Latest Update from the College About Coronavirus

The coronavirus brings a worldwide concern to our community, and we understand it can be very scary and confusing. Central Piedmont continues to remain in contact with the North Carolina Department of Health and Human Services and the Mecklenburg County Health Department, for updates and direction.

The governor of North Carolina, Roy Cooper, declared a state of emergency Tuesday (3/10/20), as leaders and public health officials continue to deal with the coronavirus. As of this writing, the Charlotte Observer reports North Carolina now has seven people who have tested positive for COVID-19, the disease caused by the coronavirus, health officials said. All of the patients are in isolation while officials identify close contacts.”

Now that cases have been confirmed in North and South Carolina, it’s time to put aside panic and focus on preparation. We can all stop stigma and the spread of misinformation related to COVID-19 by knowing the facts and sharing them with others.

The Centers for Disease Control (CDC) provided resources on mental health and coping during COVID-19 and also issued information about helping end coronavirus-related stigma and discrimination that is occurring toward groups of people including:

  • Persons of Asian descent
  • People who have traveled abroad or to states with coronavirus outbreaks
  • Emergency responders or healthcare professionals

In the meantime, the college’s contracted company for cleaning and janitorial services is taking extra care to clean and disinfect the usual virus and germ “transmission points,” such as doorknobs, light switches, water fountains, phones, countertops, etc.

To reduce your chances of contracting any kind of illness, the CDC recommends the following.

  • Wash your hands often with soap and water for at least 20 seconds.
  • Avoid touching your eyes, nose, and mouth.
  • Avoid close contact with people who are sick (social distancing).
  • Stay home when you are sick.
  • Cover your cough or sneeze with a tissue, then throw the tissue in the trash.
  • Clean and disinfect frequently touched objects and surfaces using a regular household cleaning spray or wipe.

We pledge to give you as much updated information as we can. This is an update to let you know we are thinking of every option to keep you safe and healthy. Visit the college’s Emergency Management website for updates from Central Piedmont.

Ebola Update

As the first few cases of Ebola have been confirmed in the US it is important for College personnel to understand the basics of this virus and its transmission.  Currently at most risk are healthcare workers and those who have had Ebolaclose contact with infected individuals.  The Centers for Disease Control and Prevention (CDC) is urging U.S. residents to avoid non-essential travel to West Africa – the center of the outbreak. Travel warnings have been issued for Guinea, Sierra Leone, and Liberia.

Infection occurs from direct contact through broken skin or mucous membranes with the blood/bodily fluids or secretions of an infected individual, contact with sick wildlife, or meat from an infected animal. Infection can also occur if broken skin or mucous membranes of a healthy person come into contact with environments that have become contaminated with an Ebola patient’s infectious fluids- such as soiled clothing, bed linen, or used needles.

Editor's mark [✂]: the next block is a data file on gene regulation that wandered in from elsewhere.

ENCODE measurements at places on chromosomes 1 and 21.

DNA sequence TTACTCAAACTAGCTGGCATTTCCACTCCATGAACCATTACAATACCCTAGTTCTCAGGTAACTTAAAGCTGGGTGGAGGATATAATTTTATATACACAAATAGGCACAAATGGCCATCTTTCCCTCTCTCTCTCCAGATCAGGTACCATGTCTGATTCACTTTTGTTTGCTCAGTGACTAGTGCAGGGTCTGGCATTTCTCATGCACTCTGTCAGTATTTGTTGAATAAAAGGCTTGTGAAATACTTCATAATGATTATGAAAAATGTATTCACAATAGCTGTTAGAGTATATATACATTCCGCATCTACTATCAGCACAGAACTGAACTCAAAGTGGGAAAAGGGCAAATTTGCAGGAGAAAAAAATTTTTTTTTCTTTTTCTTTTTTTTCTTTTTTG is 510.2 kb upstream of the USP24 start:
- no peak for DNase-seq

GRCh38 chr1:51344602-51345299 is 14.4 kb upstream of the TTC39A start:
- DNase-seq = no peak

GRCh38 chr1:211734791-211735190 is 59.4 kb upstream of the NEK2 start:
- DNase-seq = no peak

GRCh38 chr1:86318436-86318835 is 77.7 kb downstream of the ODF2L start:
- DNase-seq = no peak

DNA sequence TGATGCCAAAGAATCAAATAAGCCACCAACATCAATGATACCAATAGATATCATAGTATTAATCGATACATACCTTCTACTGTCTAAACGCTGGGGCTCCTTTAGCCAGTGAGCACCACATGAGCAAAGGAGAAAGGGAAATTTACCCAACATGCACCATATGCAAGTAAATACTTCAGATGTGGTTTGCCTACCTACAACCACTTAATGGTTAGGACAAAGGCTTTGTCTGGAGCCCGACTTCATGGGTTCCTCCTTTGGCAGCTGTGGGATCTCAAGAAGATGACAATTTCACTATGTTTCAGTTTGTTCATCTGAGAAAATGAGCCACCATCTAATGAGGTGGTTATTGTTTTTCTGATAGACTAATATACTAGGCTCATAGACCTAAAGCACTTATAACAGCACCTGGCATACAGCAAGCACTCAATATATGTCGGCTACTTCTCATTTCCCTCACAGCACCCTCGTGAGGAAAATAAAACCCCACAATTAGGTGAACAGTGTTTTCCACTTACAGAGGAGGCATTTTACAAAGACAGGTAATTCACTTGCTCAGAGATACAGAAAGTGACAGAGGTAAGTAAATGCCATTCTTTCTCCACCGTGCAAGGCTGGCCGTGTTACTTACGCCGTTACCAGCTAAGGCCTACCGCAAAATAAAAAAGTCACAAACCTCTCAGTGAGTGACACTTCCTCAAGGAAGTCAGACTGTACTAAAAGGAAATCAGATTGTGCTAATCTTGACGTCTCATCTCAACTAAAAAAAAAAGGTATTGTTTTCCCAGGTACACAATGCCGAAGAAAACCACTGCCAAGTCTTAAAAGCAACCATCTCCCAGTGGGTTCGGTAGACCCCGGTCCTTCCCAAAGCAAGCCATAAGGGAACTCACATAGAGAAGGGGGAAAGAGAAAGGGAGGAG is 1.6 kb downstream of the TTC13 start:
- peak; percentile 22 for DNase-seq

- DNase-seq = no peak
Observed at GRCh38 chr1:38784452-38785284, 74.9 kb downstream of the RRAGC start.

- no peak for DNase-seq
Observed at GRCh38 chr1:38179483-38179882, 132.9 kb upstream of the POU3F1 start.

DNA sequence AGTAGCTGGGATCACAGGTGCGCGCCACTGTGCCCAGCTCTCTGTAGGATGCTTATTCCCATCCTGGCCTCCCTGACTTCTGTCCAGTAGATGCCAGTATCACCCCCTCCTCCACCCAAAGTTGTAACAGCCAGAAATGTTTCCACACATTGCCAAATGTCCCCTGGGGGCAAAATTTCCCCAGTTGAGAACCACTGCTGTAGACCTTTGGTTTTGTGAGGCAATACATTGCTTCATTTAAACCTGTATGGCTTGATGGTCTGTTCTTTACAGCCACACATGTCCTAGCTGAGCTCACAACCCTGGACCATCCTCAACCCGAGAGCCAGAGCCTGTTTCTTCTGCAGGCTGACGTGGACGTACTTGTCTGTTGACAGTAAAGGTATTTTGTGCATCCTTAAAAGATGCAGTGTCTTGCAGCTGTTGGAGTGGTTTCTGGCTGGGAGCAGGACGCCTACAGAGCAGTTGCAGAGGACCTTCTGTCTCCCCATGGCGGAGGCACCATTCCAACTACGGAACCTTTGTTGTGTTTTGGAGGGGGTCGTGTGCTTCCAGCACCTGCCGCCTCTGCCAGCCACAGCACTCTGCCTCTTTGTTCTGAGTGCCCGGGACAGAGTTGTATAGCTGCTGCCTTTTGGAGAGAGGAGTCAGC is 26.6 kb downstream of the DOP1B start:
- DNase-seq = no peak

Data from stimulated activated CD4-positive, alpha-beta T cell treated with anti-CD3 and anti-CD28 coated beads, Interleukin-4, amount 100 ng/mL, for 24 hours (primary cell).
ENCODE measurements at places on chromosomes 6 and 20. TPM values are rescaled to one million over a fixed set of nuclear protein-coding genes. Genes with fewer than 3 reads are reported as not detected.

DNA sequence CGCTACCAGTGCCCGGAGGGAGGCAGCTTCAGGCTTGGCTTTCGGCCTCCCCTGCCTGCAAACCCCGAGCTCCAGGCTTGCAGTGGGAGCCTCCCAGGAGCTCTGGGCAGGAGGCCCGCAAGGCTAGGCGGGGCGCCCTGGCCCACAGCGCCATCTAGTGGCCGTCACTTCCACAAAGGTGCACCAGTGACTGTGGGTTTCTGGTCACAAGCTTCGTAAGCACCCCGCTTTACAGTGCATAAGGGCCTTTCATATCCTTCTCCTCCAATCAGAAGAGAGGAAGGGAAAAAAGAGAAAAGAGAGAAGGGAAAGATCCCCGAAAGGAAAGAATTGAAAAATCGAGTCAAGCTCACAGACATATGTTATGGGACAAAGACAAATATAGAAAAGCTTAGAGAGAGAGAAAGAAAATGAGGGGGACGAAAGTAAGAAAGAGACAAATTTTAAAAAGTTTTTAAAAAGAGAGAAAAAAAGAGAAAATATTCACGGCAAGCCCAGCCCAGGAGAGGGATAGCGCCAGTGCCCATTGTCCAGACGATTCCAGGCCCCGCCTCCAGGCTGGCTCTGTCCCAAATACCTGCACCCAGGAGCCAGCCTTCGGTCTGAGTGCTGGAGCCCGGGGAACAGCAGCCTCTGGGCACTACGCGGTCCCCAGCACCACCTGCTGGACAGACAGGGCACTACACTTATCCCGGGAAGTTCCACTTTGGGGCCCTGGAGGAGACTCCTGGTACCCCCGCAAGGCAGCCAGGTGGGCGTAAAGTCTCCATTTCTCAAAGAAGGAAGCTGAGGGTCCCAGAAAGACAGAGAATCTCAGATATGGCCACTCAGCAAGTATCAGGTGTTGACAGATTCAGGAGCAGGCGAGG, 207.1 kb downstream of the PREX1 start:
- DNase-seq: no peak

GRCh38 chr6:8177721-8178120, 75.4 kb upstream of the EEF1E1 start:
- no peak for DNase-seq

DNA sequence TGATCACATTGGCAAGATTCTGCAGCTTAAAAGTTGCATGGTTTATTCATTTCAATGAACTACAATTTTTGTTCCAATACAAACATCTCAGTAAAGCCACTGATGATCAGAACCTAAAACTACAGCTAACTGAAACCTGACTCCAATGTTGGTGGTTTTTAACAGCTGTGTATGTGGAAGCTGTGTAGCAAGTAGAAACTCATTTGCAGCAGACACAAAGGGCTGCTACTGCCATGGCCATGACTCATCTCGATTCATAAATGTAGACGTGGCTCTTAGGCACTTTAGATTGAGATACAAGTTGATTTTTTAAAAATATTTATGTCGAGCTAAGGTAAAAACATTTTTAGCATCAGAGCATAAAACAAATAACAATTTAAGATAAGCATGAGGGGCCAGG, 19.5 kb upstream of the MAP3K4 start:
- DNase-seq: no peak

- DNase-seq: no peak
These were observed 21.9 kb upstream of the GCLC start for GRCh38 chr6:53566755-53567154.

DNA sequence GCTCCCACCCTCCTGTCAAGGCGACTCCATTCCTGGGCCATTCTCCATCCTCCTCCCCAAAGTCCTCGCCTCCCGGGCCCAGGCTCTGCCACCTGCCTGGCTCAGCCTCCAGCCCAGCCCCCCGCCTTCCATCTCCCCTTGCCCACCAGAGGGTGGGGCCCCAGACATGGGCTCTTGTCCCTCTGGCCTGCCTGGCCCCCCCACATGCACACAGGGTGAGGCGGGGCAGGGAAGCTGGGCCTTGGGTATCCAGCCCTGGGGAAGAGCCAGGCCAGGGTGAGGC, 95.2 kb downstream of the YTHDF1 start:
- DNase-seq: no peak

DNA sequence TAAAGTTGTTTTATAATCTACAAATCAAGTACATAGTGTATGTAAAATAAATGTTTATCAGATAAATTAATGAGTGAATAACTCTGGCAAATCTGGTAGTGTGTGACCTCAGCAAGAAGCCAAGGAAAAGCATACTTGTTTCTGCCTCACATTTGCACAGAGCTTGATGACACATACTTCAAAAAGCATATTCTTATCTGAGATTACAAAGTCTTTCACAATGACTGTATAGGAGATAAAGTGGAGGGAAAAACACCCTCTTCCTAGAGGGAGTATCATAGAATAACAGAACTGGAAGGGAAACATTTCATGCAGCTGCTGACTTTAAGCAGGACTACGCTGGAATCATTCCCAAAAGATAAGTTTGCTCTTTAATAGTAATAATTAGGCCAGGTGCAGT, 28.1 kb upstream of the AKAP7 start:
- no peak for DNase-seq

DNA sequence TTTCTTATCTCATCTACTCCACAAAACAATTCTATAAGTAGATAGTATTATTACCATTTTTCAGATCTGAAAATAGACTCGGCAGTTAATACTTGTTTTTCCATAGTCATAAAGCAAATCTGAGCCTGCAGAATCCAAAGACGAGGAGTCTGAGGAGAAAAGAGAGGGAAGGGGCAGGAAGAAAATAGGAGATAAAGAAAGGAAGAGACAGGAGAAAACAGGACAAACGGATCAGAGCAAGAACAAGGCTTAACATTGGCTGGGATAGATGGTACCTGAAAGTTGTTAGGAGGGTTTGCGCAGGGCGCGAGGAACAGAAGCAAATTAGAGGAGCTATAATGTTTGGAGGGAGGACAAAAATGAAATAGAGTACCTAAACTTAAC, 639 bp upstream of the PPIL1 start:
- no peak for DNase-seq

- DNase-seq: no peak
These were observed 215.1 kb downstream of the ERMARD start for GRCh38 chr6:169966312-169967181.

Please keep in mind that Ebola is highly infectious but is not considered to be highly contagious, per the CDC; you can only catch it by direct contact from a symptomatic individual. If any CPCC employees or students must travel to the West Africa region or have questions regarding the Ebola virus please contact Environmental Health and Safety at ext. 6580 or Aashima.Rodkey@cpcc.edu.

EHS will continue working closely with health agencies and keep the College abreast of any pertinent updates.

Please familiarize yourself with the CPCC Communicable Disease Policy

For additional information on the Ebola virus: http://www.cdc.gov/vhf/ebola/

Flu Prevention 101

Influenza activity continues to increase in the United States; most of the country is now experiencing high levels of influenza like illnesses. The Centers for Disease Control (CDC) continues to recommend the influenza vaccine for people who have not been vaccinatedwashing hands this season and antiviral treatment as early as possible for people who get sick and are at high risk of flu complications.

What is the flu?
Influenza (the flu) is a contagious respiratory illness caused by influenza viruses. It can cause mild to severe illness, and at times can lead to death. Some people, such as older people, young children, and people with certain health conditions, are at high risk for serious flu complications. The best way to prevent the flu is by getting vaccinated each year.

How is the flu spread?
Most experts think that flu viruses are spread mainly when people with flu cough, sneeze or talk.  Less often, a person might also get the flu by touching a surface or object that has flu virus on it and then touching their own mouth or nose. To avoid catching the flu, people should wash their hands often with soap and water. If soap and water are not available, use an alcohol-based hand rub.

Symptoms start 1 to 4 days after the virus enters the body. That means that you may be able to pass on the flu to someone else before you know you are sick, as well as while you are sick.

Who Should Get Vaccinated

Everyone who is at least 6 months of age should get a flu vaccine this season.

Preventative Actions

  • Cover your nose and mouth with a tissue when you cough or sneeze.
  • Wash your hands frequently with soap & water or an alcohol based hand rub.
  • If you are sick with flu-like illness, the CDC recommends that you stay home for at least 24 hours after your fever is gone.
  • Avoid contact with others
  • Get plenty of rest